The Republican wars against clean water and the EPA are nothing new.
Republicans are trying to get out of the Flint water crisis’ clear denouncement of their failed ideology by blaming the Democrats for corrupting the EPA.
Nice try, but hello reality. For years, Republicans have been waging a war against the EPA and clean water rules.
NY Post critic and columnist Kyle Smith took up for Republicans today by quoting from the National Journal:
— Kyle Smith (@rkylesmith) January 20, 2016
Try to contain your smirk whilst I remind everyone of the fact that Republicans have been knee-capping the EPA for so long that to deny this is laughable. In June of 2015, for example (there are too many examples to even try to list them all), the Hill reported on Republicans once again using appropriations bills to block funding for the EPA, or in plain English, getting around their failure to win the public debate on this issue by playing dirty behind the scenes. They also tried to redefine what can be dumped in the water and which water it can regulate at all:
The bill cuts funding for the EPA by $718 million, or 9 percent, and caps staffing levels at the agency to 15,000, the lowest level since 1989.
EPA provisions in the 2016 spending bill are very similar to those Republicans proposed last year when they looked to cut funding for the agency by 9 percent, cap staffing levels and block a handful of potential agency rules.
Mind you the EPA in 2015 was already operating with staffing at 1989 levels and with a $60 million dollar budget cut, thanks to Republican hostage holding the prior year and President Obama had asked for a $500 million increase in funding for the EPA.
In May of 2015, Republicans fought against the EPA’s pending water rule:
Sen. John Hoeven (R-N.D.) offered an amendment Thursday that would defund a pending Environmental Protection Agency water rule, but quickly withdrew it after a fellow Republican warned it could hurt a crucial bill.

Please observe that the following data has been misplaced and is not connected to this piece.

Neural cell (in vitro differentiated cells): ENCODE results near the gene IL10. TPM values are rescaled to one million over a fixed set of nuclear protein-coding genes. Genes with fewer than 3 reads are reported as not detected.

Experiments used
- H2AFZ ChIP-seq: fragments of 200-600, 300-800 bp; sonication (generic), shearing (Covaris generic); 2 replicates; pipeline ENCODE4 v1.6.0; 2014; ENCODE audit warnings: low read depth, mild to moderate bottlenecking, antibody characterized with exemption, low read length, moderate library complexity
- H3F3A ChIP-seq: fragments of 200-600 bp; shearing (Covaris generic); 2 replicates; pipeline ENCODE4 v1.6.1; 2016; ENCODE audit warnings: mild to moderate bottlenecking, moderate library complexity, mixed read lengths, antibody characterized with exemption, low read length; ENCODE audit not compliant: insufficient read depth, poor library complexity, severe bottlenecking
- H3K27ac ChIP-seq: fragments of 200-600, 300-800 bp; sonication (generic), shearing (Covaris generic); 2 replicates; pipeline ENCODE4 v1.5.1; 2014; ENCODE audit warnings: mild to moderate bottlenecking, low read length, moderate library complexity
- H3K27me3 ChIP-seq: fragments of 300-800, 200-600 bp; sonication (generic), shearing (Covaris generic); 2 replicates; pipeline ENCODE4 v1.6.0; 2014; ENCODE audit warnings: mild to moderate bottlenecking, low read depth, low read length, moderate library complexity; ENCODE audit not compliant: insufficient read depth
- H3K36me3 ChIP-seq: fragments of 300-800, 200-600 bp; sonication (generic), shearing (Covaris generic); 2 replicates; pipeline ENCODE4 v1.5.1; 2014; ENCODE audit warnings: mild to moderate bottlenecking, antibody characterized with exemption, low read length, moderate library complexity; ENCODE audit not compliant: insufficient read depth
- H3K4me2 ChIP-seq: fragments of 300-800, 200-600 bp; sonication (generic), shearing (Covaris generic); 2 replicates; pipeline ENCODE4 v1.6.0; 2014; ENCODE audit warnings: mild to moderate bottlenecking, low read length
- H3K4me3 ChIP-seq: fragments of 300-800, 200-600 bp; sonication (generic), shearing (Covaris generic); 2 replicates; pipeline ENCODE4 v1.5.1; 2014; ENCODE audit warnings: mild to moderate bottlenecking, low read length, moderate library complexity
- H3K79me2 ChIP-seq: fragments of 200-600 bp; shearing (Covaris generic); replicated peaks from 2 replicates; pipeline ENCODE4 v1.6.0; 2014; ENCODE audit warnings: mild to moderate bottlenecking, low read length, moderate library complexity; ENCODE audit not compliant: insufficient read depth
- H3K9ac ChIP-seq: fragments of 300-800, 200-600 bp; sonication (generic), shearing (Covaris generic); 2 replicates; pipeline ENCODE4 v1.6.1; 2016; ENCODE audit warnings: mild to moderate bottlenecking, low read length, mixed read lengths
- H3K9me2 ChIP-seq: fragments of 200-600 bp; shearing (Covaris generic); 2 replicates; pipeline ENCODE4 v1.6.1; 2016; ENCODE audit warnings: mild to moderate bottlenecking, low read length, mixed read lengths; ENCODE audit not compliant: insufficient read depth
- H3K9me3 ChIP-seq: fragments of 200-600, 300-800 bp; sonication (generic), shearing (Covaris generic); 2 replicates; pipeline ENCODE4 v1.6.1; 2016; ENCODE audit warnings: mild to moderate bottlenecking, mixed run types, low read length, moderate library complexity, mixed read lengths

The EPA is expected to release a final rule soon that would redefine which ponds, wetlands, streams and other waterways are covered by the Clean Water Act. Republicans, however, contend the rule would be a massive land grab.
Senate Republicans are considering an authorization bill that would block the rule and give the EPA specific instructions for rewriting it. The House voted last week to stop the implementation of the rule.
In November of 2014, when they took total control of Congress, Republicans announced that the EPA was a top target for them.
Senate Republicans are gearing up for a war against the Obama administration’s environmental rules, identifying them as a top target when they take control in January.
The GOP sees the midterm elections as a mandate to roll back rules from the Environmental Protection Agency and other agencies, with Republicans citing regulatory costs they say cripple the economy and skepticism about the cause of climate change.
Blaming the EPA for their own failures is nothing new for Republicans. It’s part of their paradigm of making sure to be so incompetent at governing that people lose faith in government, and then buy their arguments to let them make a profit off of people by privatizing what should be public.
Republicans have been working to defund and unman the EPA for years. So then when the EPA doesn’t do a stellar job, they yell about the incompetence — all disingenuous, wounded wonder.
Blaming Democrats for the policies and practices of a Republican governor who actively works around the will of the people and makes up new executive orders when the people pass a referendum against his emergency managers is the height of childishness. If Republicans can’t defend their actions and choices — and how can they when they have permanently injured children — they ought to do the grown up thing of taking responsibility for their choices and adjusting course. Instead, they’re pointing fingers at Democrats and whining incessantly.
The truth is that Republicans have been fighting, as a matter of record and ideology, against oversight for decades. They have been specifically fighting clean water rules and the EPA in any way possible, including defunding the agency and handicapping it with a critical loss of staff.
When this underfunding allowed their Governor to get away with letting his emergency manager poison a whole city for over a year, Republicans blame the EPA for not doing more to babysit them. There is nothing to do but laugh in the face of such petulance.
Ms. Jones is the editor-in-chief of PoliticusUSA and a member of the White House press pool.
Sarah hosts Politicus News and co-hosts Politicus Radio. Her analysis has been featured on several national radio, television news programs and talk shows, and print outlets including Stateside with David Shuster, as well as The Washington Post, The Atlantic Wire, CNN, MSNBC, The Week, The Hollywood Reporter, and more.
Sarah is a member of the Society of Professional Journalists.